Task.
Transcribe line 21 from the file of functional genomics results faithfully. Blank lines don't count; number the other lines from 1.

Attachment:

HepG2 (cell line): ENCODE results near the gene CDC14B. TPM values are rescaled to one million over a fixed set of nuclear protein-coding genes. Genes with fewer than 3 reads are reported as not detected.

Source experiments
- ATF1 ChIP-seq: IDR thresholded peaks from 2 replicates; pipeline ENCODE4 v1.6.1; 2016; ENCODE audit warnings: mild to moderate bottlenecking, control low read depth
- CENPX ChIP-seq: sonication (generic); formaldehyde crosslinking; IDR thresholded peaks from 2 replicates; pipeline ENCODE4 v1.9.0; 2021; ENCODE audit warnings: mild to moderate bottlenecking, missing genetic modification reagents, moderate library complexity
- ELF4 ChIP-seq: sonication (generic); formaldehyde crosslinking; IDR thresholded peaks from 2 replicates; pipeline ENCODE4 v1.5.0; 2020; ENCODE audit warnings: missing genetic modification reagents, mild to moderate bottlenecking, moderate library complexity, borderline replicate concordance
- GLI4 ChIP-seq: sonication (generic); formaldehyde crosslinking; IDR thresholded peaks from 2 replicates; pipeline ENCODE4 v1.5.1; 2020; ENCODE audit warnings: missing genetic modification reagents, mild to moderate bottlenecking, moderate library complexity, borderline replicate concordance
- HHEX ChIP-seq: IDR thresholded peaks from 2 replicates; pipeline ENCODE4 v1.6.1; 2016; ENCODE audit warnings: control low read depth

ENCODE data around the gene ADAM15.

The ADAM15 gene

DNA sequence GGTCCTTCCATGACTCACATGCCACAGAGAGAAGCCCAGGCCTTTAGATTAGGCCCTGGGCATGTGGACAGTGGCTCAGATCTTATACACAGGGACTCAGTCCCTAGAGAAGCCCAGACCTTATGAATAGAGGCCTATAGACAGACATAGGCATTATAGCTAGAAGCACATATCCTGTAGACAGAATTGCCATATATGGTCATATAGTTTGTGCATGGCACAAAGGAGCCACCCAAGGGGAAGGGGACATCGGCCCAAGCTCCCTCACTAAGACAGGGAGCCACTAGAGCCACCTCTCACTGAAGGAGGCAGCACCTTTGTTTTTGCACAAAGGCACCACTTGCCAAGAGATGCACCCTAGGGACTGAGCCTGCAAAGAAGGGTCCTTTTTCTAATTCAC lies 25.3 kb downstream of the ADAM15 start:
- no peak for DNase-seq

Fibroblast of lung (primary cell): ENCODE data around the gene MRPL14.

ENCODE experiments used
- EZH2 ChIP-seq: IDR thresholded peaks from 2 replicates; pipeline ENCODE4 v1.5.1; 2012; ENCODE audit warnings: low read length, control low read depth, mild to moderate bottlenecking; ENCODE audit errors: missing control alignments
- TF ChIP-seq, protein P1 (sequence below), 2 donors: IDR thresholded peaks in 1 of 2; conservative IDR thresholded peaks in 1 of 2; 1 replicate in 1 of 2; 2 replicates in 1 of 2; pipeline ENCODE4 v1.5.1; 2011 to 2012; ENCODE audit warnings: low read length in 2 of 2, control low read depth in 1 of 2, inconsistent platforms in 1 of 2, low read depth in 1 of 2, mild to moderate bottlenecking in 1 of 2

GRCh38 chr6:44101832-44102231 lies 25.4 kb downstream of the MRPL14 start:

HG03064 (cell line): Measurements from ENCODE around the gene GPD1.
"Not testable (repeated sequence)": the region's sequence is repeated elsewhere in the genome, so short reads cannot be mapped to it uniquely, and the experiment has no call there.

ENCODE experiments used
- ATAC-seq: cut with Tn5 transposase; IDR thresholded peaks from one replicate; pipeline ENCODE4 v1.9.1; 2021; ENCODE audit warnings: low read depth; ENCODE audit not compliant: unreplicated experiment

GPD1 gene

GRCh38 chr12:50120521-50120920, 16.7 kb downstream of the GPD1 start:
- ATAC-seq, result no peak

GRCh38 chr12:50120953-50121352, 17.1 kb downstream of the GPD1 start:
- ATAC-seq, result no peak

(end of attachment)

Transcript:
GPD1 gene